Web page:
Facebook and Twitter Will Dominate Display Advertising in Two Years (Or Less)
Off-network ads from Twitter and Facebook are poised to transform the display ad industry and disrupt many exchanges that have dominated the display market for nearly a decade.
Facebook recently announced a test of off-network ads on mobile, and Twitter’s purchase of MoPub sends a strong signal about its intent to take Twitter ads off-network. In turn, the Open Web is forming its own battle lines, with Oracle’s purchase of Blue Kai, Rocketfuel going public and Turn preparing for its IPO.
Why Social Networks Will Best The Open Web
The Open Web fights with aircraft carriers and drones while social uses rifles, but the battle will increasingly be fought on terrain where social has the advantage: mobile. The Open Web uses cookie-based technologies and real-time bidding (RTB), which is far more advanced than the technology used by Facebook and Twitter for advertising on their networks. But when the battle is being fought on mobile, where cookies don’t work, advanced targeting is rendered almost useless.
In contrast, social networks, such as Facebook, Twitter, Pinterest, Instagram and Snapchat, all have a secret weapon: They know who you are. This is what is known as “strong identity.” On social networks, users must register with their email and are always logged in when accessing the network. This strong identity makes it possible to target the same user across different devices. This advantage alone is enough to make social platforms the de facto future of display advertising, but there is more.
Custom Audiences Push Social To The Finish Line
The Open Web has retargeting. Social platforms have custom audiences. The success of retargeting is well-known, with companies like Criteo building billion-dollar businesses on the concept, but the success of custom audiences is still one of Facebook’s best-kept secrets. The reliability and value of the data you can glean from cookies significantly degrades over time, so most retargeters generally focus on the first 24 to 48 hours after you visit a page. This short window of utility is the inherent weakness of cookie data.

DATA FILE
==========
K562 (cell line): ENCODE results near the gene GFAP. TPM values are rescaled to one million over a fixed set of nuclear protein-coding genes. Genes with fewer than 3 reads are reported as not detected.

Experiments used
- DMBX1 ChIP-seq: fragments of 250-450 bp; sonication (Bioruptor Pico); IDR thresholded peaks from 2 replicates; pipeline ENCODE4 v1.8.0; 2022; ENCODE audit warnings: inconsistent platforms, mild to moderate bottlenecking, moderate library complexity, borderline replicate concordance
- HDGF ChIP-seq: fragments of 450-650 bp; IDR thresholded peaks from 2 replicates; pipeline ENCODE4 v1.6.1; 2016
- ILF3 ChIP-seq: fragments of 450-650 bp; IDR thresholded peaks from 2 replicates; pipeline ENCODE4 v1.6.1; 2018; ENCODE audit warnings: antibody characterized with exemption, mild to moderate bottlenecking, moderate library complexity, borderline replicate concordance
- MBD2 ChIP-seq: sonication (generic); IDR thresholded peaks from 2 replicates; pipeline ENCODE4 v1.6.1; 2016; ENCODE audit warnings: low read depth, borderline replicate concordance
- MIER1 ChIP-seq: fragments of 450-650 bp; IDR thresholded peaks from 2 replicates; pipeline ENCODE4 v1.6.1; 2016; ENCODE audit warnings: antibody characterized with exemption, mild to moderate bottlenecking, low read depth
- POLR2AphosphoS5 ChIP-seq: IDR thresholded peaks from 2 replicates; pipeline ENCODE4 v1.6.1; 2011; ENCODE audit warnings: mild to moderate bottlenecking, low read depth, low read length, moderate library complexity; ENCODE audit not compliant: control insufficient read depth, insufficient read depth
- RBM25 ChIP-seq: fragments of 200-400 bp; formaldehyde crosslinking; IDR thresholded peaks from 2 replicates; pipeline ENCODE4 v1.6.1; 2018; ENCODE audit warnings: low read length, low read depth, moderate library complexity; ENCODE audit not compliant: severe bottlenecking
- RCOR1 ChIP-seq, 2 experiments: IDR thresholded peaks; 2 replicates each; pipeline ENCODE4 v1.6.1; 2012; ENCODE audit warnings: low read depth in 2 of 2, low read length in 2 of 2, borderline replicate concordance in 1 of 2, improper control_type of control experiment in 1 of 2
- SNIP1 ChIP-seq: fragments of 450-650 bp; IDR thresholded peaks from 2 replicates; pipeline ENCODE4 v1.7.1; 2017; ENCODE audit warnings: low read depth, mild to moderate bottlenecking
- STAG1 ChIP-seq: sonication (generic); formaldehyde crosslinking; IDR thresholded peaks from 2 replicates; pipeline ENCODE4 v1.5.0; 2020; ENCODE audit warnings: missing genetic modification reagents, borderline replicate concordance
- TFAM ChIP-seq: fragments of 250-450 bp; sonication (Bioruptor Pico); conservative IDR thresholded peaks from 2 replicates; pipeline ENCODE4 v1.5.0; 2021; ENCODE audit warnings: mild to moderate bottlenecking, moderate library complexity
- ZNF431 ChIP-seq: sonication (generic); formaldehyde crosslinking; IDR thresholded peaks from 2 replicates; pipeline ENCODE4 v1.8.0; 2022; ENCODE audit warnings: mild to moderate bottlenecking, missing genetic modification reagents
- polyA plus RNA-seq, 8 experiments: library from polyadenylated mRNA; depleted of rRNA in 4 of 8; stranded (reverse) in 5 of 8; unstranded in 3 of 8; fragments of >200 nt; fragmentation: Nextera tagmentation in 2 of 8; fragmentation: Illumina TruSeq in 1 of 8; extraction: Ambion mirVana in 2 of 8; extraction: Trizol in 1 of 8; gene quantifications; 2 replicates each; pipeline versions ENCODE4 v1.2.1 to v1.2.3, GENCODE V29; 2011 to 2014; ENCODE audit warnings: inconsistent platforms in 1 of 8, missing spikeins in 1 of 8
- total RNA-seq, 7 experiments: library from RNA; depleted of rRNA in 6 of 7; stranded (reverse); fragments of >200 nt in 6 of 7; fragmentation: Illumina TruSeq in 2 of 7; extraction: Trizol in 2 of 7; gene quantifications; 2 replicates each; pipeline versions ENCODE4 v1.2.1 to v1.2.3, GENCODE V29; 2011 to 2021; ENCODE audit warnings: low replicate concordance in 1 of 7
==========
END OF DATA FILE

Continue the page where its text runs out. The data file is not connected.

With custom audiences, retailers can build audience segments based on everything you’ve ever purchased over several years. This can provide a much broader and more reliable picture of who you are and what you are likely to buy in the future. While purchases are stronger signals, there are fewer of them, which up until now has created a difficult dilemma for Facebook.
As a stopgap solution, Facebook launched the Facebook Exchange (FBX), which let retargeters use their own cookie data to advertise on Facebook as if it were just another site on the Open Web. Facebook has a love-hate relationship with FBX because while it provides significant retargeting revenue, it effectively commoditizes Facebook into just another website because marketers aren’t using any of Facebook’s proprietary data.
Also, FBX doesn’t work on mobile because it is cookie-based and not registration-based. FBX only drags social into an antiquated cookie-based display world, which is why Facebook and other social platforms are looking ahead to solutions that work on mobile. That’s why they will win.
A Better Replacement For FBX
About a month ago, Facebook quietly launched a retargeting killer called Website Custom Audiences (WCA). They are careful not to position it as such because they don’t want to cannibalize FBX revenue yet, but WCA will be disruptive. It’s effectively the best of registration-based platforms combined with the best of cookie-based platforms.
WCA lets a retailer retarget anyone who has visited their site, whether logged in or not, and then layer on all of Facebook’s data about that user and find them on any device. This is the holy grail of display retargeting, and Facebook, Twitter and other registration-based platforms are uniquely positioned to own it.
Open Web Is Better Now, But Not For Long
The biggest impediment to social platforms winning this battle is technology. The RTB technology that cookie-based platforms use is far more advanced than the Ads APIs offered by Facebook and Twitter. Marketers want to reach an individual user, and make real-time decisions about how much that user is worth as they do with RTB platforms.
Once Facebook and Twitter transform their Ads APIs into something that looks much more like an RTB platform, there will be nothing stopping them from dominating display advertising for the next 10 years.